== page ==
What’s in a name? Au pair?

Alright, I’ve given an idea of what a mother’s helper, babysitter, and nanny are in previous posts and here is the finale…Au pair!

I’ll be honest, as I have a ton of personal experience in the first three names they were easy for me to address. Au pair is a name I had to learn about. I heard the term in books and movies but it wasn’t until I began my nanny career that I was face to face with a (gasp) real live au pair. I would run into people my age, doing what seemed to be the same thing as I was but they called themselves au pairs. I found this fascinating. What the heck was the difference between them and me?? I had to find out, after all, a name means a lot to most people. What was an au pair if not a nanny?

Well, here is the long and the short of it, they are pretty much the same thing with a few very key differences.¬†Au pair means on “par,” a “visitor” who must acquire a specialized Visa and live with a single family caring for the children of said family for one year, acting as an equal in the family. While living in the home, an au pair would typically have quite similar tasks as a nanny such as household chores, childcare, and meal prep. Some families might like an au pair to teach their children the language and culture of the visiting au pair. Au pairs often work a slightly longer week, unless also involved in an education program paired with employment.

The income of an au pair is something I don’t fully understand. From a little internet research, it seems to me, that depending on how a family obtains an au pair for employment the rates change slightly. I was seeing government stipends, agency fees, reference to “type of visa.” If any one understands this part better then I, please please share it with me!! I’m just curious, is it as confusing as it seems on google search?

My best advice is to do diligent research if you go this route. It is easy to see that if one isn’t careful, the combination of “being part of the family” whilst still being professional could get blurred for the family and au pair. To ensure everyone is happy, the best way to enter into this sort of relationship is with as much clarity of needs and expectations beginning at the first stages. I find its always easier to avoid confusion by explaining up front, often very appreciated.

 

 

What’s in a name?

What’s in a name? What is the big deal and why do people care so much about their name? Like when you meet someone and before you even have a chance to forget their name, they tell you “my name is Jennifer…not Jenn, or Jenny…don’t call me anything but Jennifer!” Whoa, why so bothered? How many times have you introduced your self this way, I wonder. I’ve actually been overhearing this as my work place is on boarding new staff, during my time volunteering at the zoo, or just sitting at the local bar . I suppose since it’s pretty hard to shorten Laura, I find this whole thing slightly interesting and I obviously haven’t had the experience of those with long names but the all of it got me think, what’s in a name?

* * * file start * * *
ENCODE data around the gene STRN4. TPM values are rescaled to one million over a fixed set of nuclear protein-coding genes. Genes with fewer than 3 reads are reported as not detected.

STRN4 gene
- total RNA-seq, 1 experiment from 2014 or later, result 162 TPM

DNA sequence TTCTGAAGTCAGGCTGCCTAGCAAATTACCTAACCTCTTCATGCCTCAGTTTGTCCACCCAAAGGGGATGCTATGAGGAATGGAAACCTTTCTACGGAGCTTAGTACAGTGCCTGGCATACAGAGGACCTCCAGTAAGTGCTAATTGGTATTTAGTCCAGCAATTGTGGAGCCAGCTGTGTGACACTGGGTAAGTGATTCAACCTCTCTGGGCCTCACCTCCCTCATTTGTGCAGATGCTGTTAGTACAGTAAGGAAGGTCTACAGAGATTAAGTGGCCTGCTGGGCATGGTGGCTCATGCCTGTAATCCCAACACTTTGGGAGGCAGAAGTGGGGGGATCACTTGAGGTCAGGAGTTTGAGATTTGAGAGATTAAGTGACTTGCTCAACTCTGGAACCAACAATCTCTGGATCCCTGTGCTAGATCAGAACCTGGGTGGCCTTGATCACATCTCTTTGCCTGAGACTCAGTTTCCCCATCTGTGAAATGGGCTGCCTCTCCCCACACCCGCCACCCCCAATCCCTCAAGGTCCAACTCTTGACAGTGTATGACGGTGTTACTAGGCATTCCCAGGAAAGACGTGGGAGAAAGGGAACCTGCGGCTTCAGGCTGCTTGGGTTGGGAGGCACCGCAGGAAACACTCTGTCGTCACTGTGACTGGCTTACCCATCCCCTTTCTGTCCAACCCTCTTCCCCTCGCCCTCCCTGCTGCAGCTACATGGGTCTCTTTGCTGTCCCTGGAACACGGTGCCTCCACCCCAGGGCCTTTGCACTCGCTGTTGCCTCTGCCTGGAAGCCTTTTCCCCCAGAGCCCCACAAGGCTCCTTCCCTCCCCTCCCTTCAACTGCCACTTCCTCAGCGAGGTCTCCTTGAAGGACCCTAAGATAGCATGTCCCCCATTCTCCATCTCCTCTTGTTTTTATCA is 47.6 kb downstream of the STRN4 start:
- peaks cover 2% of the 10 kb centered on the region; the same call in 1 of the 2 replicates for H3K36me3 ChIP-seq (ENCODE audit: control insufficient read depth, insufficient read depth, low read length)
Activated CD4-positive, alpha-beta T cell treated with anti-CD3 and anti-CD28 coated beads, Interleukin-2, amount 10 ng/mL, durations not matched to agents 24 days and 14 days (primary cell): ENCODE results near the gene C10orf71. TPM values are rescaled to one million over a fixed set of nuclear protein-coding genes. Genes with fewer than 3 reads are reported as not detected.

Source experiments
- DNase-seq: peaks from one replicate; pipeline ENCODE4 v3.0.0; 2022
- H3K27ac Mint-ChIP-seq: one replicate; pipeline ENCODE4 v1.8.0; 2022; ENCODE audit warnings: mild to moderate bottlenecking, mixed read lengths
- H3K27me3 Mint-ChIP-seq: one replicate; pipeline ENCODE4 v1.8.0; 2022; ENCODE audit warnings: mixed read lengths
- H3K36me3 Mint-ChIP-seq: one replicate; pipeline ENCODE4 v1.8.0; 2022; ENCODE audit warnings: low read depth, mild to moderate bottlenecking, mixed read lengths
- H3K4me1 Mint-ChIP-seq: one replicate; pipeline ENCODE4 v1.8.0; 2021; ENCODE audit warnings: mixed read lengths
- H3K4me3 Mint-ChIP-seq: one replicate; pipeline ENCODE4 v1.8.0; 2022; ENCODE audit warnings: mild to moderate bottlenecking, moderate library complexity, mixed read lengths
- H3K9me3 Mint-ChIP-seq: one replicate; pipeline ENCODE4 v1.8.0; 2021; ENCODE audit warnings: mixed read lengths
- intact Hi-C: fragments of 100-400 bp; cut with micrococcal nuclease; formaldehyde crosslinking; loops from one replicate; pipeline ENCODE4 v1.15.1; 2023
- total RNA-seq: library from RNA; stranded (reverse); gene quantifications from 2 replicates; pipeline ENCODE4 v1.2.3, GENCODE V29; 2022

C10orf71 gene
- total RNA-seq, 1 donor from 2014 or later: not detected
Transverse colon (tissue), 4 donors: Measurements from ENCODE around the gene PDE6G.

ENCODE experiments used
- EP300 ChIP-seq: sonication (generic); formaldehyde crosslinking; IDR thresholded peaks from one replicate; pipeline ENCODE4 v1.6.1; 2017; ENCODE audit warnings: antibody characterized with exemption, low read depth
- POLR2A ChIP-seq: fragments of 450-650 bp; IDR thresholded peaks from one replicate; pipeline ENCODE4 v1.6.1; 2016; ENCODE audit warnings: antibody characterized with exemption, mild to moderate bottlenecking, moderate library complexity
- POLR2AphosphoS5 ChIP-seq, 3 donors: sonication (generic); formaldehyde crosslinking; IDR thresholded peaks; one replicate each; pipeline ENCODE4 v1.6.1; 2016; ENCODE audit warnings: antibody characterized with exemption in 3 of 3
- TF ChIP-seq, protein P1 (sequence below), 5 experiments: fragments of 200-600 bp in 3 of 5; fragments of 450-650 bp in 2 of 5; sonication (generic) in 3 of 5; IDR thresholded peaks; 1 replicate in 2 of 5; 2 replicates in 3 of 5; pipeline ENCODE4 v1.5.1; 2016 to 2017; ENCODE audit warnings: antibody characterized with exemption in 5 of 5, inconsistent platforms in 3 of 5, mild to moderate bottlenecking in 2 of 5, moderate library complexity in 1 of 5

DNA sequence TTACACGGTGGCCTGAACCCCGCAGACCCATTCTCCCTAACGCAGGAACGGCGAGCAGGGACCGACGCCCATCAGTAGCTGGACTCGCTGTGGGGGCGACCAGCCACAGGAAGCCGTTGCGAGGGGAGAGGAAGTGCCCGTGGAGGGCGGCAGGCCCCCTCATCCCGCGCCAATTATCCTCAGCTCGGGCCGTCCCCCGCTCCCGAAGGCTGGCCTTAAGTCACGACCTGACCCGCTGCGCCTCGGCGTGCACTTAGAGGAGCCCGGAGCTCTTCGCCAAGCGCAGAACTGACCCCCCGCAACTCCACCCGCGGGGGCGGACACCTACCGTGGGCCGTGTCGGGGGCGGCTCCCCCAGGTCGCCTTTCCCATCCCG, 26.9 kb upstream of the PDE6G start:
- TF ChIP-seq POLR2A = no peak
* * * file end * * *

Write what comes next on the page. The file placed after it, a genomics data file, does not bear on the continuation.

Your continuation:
What does this have to do with anything relevant to nanny consulting you might being asking yourself (or shouting through your screen at me)…here’s how. If we consider names are also job titles, in the world of child care there are so many different titles people use: babysitter, mothers helper, nanny, au pair just to name a few.

It’s confusing for those looking to find the right fit for their families when you aren’t sure which “name” to use when on your search. Do you need help Monday-Friday 9-5? Do you want to be able to run a few errands in the afternoon and maybe a date night once a month? Do you need some one to help entertain your little one and fold some laundry while you unload the dishwasher? Or are you looking for some who can live in and is also fluent in another language or culture then English? ¬†Finding your fit is as easy as remembering the right “name.”

This week I’m going to give you my spin on each of these different names/titles.

Today’s name to think about is Mother’s helper.

Mother’s Helper: Ideally, a neighborhood preteen looking for a little cash and babysitting experience. Not quite old enough to be left home alone with children but responsible enough to be in different parts of house/yard to allow parents time to do some chores, get dinner started, get into the garden, etc. Usually will need transportation assistance if beyond short walk to and from home. There are varying degrees of a mother’s helper, some can be left home alone during a quick errand to the store, or run around the block. This is up to the parents of all involved (the child who is being looked after and the helper’s) based on safety and comfort levels of both parties. This may be revisited as helper ages. Usually paid day of service or as arranged by parents.

*A mother’s helper could of course also be an adult but may be looking for less then part-time (think in school, has a desire for second job/additional income, retired but still active). Beyond that I would begin to consider said person to be more along the line of babysitter/nanny which “names” I’ll ponder later this week.